Category Archive for: ‘Carol Benet’

“Siegfried” at SF Opera


”Siegfried” at SF Opera

”Siegfried”, the third of the tetrology in Richard Wagner’s “The Ring of the Nibelungen”, was as exciting as the first two, “Das Rheingold” and “Die Walküre”.

What could have been and has often in earlier productions been a very slow first act starting with Mime and Siegfried talking about Siegfried’s demand for a sword to be reforged by Mime was not the usual boring blah blah blah here.  Instead director Francesca Zambello has made even this act filled with action.

Siegfried (Daniel Brenna), the child of an incestuous love affair between Sigmund and Siegfried, who are now dead, possesses the shards of the magical sword that would protect him from all enemies.  He asks Mime, the weasel type character whose voice is as cloying as his demeanor, to repair the sword.  David Canglosi’s impersonation of Mime is wonderful, especially as he dances and does cartwheels while deriding the others.  Mime has raised Siegfried after his mother died in childbirth and any kindness has been erased because of his sinister motives.  He wants to send Siegfried to steal the gold from the monster Fafner’s lair and then plans on killing Siegfried.

The act is set in Mime’s workshop that designer Michael Yeargan placed in a trailer that has been cut open to see the innards.  At the end of the first act,  The Wanderer, Wotan in disguise (Greer Grimsley), enters and has a long talk with Mime to whom he poses three questions.  Mime in return asks three questions.  Only Wotan’s last question will allow Mime to forge the sword.  Mime fails this test and we see that Siegried has taken on the task of forging the shards into a complete invincible sword.  Meanwhile, Mime tries to teach the innocent and naive Siefgried Fear, a requirement he thinks necessary for capturing the hoard of gold.  Mime also prepares a poison potion to give Siegfried after he has accomplished his tasks.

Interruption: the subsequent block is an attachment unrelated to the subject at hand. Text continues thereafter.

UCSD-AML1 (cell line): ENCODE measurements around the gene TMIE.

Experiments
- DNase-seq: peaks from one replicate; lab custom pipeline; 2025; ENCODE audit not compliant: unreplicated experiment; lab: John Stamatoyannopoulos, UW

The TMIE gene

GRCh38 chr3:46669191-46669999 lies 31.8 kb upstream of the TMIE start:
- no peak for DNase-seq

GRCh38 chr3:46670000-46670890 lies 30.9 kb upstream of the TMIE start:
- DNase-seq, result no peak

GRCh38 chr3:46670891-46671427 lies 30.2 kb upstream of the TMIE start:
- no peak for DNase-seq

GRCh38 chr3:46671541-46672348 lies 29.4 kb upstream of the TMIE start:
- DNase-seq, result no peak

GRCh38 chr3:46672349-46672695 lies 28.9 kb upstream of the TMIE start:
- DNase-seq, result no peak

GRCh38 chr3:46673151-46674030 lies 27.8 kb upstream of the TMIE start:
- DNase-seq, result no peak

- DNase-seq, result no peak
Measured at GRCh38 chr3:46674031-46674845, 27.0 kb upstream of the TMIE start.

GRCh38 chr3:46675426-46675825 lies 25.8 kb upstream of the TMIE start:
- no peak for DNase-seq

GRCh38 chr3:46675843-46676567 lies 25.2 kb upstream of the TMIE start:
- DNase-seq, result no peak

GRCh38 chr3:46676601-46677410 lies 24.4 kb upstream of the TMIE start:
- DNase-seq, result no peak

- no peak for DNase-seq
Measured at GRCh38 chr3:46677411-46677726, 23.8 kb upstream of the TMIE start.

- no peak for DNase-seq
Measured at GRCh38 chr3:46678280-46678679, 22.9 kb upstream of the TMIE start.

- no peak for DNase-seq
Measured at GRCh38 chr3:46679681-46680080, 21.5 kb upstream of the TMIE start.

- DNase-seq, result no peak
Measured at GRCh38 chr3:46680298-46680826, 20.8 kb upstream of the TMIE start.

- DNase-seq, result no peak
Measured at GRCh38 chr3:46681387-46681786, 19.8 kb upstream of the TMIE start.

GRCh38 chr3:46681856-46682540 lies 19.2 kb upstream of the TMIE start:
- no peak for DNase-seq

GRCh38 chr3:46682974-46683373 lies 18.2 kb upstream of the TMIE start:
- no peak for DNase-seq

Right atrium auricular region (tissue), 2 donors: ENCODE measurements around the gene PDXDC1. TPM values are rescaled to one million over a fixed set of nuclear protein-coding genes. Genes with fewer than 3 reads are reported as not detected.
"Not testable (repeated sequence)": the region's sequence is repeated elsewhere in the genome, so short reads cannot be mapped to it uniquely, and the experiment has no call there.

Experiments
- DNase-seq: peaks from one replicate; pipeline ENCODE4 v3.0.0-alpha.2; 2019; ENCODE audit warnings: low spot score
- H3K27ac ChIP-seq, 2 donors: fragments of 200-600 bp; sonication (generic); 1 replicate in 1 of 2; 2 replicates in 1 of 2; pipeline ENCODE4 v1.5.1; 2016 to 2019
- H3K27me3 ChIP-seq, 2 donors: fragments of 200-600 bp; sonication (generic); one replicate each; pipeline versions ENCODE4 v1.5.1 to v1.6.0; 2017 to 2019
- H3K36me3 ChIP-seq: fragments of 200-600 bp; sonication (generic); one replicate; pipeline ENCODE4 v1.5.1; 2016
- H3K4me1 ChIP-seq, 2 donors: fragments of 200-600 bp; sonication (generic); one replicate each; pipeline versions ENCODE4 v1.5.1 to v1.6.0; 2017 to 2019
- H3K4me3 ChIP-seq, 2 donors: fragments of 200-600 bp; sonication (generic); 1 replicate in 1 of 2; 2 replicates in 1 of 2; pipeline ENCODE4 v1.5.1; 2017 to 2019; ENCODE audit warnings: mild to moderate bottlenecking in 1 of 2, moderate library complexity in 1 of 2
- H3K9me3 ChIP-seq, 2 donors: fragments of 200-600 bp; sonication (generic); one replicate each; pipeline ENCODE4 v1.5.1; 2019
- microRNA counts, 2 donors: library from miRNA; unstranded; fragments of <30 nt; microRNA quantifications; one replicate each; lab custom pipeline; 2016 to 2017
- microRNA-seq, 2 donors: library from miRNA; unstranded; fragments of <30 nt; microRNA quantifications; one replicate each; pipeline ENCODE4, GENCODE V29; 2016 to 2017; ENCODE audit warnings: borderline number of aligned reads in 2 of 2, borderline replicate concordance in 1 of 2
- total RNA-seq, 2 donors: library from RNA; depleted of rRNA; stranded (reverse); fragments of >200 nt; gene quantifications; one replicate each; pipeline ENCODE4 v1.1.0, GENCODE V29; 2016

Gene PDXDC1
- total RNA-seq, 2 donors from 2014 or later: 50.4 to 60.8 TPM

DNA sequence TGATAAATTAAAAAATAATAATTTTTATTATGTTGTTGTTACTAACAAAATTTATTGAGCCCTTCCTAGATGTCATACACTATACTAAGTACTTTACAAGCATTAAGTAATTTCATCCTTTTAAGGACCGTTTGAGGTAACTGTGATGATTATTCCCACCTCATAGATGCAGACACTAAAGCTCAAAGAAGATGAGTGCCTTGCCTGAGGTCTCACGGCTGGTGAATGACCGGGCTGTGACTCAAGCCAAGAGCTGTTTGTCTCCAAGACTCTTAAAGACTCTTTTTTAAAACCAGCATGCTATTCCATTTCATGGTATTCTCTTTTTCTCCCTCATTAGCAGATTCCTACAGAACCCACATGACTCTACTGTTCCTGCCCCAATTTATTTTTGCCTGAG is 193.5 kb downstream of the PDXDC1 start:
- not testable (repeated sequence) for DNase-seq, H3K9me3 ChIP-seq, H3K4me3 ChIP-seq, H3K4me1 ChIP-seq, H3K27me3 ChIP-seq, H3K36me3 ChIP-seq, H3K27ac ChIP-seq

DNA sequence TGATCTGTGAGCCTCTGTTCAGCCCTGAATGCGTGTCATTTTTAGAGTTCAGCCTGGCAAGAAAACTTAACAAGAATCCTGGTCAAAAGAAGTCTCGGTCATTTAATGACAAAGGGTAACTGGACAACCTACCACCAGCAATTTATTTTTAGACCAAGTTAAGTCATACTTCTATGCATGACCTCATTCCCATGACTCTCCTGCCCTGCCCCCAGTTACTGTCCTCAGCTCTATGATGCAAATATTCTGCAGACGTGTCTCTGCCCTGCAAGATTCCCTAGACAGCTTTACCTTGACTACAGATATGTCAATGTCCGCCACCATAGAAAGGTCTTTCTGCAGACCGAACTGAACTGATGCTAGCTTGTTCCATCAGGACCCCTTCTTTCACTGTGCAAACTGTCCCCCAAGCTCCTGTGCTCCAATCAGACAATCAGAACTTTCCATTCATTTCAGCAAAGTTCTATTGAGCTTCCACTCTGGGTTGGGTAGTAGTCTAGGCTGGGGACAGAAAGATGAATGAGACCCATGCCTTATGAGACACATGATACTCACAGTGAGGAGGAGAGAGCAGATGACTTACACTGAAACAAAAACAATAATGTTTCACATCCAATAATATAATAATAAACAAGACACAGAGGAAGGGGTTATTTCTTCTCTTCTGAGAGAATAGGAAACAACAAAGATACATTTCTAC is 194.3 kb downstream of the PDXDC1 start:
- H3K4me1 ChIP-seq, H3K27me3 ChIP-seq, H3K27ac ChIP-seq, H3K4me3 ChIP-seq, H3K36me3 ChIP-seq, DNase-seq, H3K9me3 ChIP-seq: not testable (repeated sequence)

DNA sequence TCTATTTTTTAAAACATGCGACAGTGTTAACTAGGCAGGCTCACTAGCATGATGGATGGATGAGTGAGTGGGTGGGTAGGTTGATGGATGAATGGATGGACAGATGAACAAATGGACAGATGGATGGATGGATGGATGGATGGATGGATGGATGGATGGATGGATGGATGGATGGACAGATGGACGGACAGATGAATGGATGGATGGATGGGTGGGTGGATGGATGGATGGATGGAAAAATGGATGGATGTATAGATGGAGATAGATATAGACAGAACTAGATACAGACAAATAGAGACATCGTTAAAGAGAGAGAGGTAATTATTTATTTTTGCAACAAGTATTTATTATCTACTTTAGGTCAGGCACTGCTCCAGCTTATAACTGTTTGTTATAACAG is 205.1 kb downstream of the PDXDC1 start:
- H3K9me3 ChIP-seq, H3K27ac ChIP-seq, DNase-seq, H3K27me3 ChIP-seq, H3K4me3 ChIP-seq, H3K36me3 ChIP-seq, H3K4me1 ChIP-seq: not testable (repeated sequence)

In a repose Siegfried sees and hears a forest bird who advises him.  The bird comes in the form of a lovely young woman (Stacey Tappan) who takes care of him as his mother would.  Siegfried encounters Fafner (Raymond Aceto) who rides in a huge vehicle fashioned after a military tank but more fearful. Here is the scene where the two brothers, Mime and Alberich (Falk Stuckmann) fight for possession of the gold

The tank compliments the main theme of Zambella’s rendition of “The Ring” in showing how the soulless industrial revolution has set us at war with nature and that nature is dying due to the thoughtless development of overwhelming buildings, freeways and factories with their mazes of ugly electrical wires all set in a polluted and rusted out environment.  The videos (S. Kay Tucker) that accompany the prologues show a nature that is slowly dying through the series of “The Ring”.  Nature is being replaced by ugly manifestations of the industrialized modern world.

The last act brings two important females back into the story, the earth goddess Erda (Ronita Miller) who gives Wotan wise counsel that Wagner took from his studies of Buddhism via the philosopher Arthur Schopenhauer, and their daughter Brünnhilde (Iréne Theorin).   Siegfried goes through the ring of fire that Wotan has created to protect Brünnhilde, awakens her and the two sing a beautiful duet and the opera ends on a hopeful note.

“The Ring of the Nibelungen” concludes with one more opera “Götterdammerung”.

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